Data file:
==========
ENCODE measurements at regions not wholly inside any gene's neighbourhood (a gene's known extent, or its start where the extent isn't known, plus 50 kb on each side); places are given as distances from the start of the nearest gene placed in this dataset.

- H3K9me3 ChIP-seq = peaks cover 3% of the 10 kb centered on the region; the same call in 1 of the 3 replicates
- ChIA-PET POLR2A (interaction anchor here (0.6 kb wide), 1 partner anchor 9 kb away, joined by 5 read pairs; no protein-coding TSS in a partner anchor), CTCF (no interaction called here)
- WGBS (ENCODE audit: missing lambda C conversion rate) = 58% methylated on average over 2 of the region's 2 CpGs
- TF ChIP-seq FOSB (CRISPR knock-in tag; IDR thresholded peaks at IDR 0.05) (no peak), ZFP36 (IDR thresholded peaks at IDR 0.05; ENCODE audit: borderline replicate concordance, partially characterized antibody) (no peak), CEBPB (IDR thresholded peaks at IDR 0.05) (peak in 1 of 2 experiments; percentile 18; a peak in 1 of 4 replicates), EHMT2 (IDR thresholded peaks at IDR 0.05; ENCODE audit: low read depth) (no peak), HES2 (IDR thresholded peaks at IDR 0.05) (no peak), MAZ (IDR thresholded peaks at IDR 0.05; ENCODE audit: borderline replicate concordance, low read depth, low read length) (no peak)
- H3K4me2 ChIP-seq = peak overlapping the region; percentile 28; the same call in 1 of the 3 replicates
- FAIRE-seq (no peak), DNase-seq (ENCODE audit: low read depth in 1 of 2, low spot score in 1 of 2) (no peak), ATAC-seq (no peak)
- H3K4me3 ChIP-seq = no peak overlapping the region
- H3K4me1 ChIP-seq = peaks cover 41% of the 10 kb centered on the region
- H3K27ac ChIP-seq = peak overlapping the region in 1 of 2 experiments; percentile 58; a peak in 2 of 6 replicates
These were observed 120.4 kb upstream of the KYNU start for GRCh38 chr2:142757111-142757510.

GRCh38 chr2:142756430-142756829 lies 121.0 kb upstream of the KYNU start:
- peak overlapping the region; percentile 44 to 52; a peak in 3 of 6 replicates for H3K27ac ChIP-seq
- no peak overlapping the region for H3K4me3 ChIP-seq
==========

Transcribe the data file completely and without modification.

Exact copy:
ENCODE measurements at regions not wholly inside any gene's neighbourhood (a gene's known extent, or its start where the extent isn't known, plus 50 kb on each side); places are given as distances from the start of the nearest gene placed in this dataset.

- H3K9me3 ChIP-seq = peaks cover 3% of the 10 kb centered on the region; the same call in 1 of the 3 replicates
- ChIA-PET POLR2A (interaction anchor here (0.6 kb wide), 1 partner anchor 9 kb away, joined by 5 read pairs; no protein-coding TSS in a partner anchor), CTCF (no interaction called here)
- WGBS (ENCODE audit: missing lambda C conversion rate) = 58% methylated on average over 2 of the region's 2 CpGs
- TF ChIP-seq FOSB (CRISPR knock-in tag; IDR thresholded peaks at IDR 0.05) (no peak), ZFP36 (IDR thresholded peaks at IDR 0.05; ENCODE audit: borderline replicate concordance, partially characterized antibody) (no peak), CEBPB (IDR thresholded peaks at IDR 0.05) (peak in 1 of 2 experiments; percentile 18; a peak in 1 of 4 replicates), EHMT2 (IDR thresholded peaks at IDR 0.05; ENCODE audit: low read depth) (no peak), HES2 (IDR thresholded peaks at IDR 0.05) (no peak), MAZ (IDR thresholded peaks at IDR 0.05; ENCODE audit: borderline replicate concordance, low read depth, low read length) (no peak)
- H3K4me2 ChIP-seq = peak overlapping the region; percentile 28; the same call in 1 of the 3 replicates
- FAIRE-seq (no peak), DNase-seq (ENCODE audit: low read depth in 1 of 2, low spot score in 1 of 2) (no peak), ATAC-seq (no peak)
- H3K4me3 ChIP-seq = no peak overlapping the region
- H3K4me1 ChIP-seq = peaks cover 41% of the 10 kb centered on the region
- H3K27ac ChIP-seq = peak overlapping the region in 1 of 2 experiments; percentile 58; a peak in 2 of 6 replicates
These were observed 120.4 kb upstream of the KYNU start for GRCh38 chr2:142757111-142757510.

GRCh38 chr2:142756430-142756829 lies 121.0 kb upstream of the KYNU start:
- peak overlapping the region; percentile 44 to 52; a peak in 3 of 6 replicates for H3K27ac ChIP-seq
- no peak overlapping the region for H3K4me3 ChIP-seq